Millions of Londoners spend a lot of time commuting each day, around an hour or more. It means the quality of the environment on public transport is really important.
The first report of its kind has set out what London commuters really think about their travelling environment and highlighted the main complaints. Independent watchdog London TravelWatch spoke to a range of people travelling, and this is what they found.
- ANTI SOCIAL BEHAVIOUR
Most anti-social behaviour was associated with groups of young men, especially after drinking drinking alcohol.
The problem was also linked to children travelling to or from school. Swearing and loud conversations annoying passengers the most. There were also complaints of racially abusive language.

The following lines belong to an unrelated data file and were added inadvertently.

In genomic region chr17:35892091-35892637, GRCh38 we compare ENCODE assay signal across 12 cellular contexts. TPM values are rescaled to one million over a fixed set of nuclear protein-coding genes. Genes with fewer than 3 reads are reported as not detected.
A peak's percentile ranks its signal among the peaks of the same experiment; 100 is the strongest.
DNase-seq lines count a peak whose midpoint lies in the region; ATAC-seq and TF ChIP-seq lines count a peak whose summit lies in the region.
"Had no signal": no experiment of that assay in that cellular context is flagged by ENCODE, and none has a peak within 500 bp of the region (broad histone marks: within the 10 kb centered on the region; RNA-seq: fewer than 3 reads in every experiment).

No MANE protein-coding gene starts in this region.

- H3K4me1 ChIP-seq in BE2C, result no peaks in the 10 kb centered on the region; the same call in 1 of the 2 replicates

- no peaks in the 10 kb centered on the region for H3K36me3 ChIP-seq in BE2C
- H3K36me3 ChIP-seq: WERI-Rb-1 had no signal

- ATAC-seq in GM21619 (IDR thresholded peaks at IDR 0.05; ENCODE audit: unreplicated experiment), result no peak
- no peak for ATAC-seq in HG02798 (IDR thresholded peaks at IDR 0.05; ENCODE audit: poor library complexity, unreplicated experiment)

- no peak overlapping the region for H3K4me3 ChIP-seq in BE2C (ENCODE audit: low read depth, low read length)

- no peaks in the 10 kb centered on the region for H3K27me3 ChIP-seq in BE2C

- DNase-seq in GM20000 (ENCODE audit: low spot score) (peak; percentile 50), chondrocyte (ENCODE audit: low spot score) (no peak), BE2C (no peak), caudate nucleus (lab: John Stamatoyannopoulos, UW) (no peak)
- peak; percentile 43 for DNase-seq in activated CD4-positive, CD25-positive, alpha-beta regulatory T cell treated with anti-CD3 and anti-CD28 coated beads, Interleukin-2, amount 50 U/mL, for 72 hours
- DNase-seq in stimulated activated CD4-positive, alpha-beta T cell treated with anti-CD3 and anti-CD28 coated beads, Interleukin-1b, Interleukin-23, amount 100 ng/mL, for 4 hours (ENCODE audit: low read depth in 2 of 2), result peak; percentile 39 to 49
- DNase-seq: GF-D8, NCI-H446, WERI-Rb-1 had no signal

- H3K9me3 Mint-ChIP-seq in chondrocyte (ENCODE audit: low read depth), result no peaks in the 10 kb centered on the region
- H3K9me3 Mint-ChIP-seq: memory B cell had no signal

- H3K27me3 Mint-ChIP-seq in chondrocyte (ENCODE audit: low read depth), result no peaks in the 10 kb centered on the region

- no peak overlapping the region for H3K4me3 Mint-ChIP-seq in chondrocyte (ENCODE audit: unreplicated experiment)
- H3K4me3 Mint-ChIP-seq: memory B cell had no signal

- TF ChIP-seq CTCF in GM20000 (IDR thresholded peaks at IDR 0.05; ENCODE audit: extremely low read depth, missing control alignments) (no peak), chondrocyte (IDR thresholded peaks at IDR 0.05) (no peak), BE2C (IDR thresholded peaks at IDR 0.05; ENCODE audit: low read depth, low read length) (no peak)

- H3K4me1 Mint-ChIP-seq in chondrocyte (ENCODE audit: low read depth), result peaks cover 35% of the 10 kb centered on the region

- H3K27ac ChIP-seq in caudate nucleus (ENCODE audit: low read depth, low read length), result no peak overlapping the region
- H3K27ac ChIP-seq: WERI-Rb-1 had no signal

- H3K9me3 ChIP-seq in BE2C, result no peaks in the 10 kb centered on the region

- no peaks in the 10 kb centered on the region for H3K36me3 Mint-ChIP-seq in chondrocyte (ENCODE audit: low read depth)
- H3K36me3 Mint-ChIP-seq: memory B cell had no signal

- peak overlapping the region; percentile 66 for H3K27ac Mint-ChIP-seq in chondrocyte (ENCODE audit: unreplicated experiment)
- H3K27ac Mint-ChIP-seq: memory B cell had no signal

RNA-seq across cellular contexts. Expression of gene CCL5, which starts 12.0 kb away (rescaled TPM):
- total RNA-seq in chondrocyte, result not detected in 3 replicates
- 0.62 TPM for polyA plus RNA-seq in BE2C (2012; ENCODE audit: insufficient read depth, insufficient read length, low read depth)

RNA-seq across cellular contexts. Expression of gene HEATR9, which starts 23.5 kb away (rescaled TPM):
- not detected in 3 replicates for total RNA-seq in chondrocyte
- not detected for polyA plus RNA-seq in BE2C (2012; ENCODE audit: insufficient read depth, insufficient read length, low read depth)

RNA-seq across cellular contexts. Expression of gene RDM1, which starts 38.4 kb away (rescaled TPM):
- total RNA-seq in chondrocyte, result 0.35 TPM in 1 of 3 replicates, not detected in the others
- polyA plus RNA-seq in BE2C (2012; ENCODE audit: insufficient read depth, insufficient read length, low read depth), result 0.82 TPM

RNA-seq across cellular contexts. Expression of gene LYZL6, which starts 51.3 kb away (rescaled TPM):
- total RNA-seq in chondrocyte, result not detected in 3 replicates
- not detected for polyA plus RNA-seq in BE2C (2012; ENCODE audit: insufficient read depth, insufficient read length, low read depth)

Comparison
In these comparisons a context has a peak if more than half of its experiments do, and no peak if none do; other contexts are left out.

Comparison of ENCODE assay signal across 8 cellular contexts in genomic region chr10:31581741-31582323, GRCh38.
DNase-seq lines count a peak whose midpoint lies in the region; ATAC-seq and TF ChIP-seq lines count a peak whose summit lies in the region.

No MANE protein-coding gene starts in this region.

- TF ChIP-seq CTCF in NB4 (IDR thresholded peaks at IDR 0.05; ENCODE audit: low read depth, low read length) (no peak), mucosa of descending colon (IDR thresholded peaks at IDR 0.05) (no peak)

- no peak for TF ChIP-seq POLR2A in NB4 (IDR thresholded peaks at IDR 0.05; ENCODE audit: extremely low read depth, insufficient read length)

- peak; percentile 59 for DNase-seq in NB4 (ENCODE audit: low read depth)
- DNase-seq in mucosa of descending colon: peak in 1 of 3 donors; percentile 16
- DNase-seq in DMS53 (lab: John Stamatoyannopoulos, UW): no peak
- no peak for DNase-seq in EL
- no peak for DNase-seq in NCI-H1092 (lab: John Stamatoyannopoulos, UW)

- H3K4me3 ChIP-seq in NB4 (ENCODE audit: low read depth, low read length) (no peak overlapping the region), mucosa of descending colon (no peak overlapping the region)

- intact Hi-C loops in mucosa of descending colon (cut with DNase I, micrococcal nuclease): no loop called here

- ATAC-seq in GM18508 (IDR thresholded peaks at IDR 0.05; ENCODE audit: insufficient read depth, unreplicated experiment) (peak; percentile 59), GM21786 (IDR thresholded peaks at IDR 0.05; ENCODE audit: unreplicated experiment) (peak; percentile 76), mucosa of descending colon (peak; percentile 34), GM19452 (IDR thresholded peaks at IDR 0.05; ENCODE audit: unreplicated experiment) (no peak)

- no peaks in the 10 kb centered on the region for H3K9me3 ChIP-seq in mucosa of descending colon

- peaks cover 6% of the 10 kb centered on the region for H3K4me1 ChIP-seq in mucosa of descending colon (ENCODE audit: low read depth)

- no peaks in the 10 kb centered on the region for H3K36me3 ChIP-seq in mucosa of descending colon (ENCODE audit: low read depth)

Music was played loud from mobile phones, without headphones. In some cases, phones were held against the window to amplify the sound.
Passengers felt vulnerable at certain times when travelling alone, especially women and those making journeys late at night. Often the issue was less to do with the station itself and more to do with problems associated with the local area.
Commuters were also concerned about stations located away from a main road, or if they were not overlooked by houses.
A problem restricted to journeys made in peak periods, although the general perception is that overcrowding seems to be getting worse at these times. At best, commuters have now come to accept the low likelihood of getting a seat for all or part of their journey.
This is balanced against generally positive responses to newer trains on London Underground and London Overground.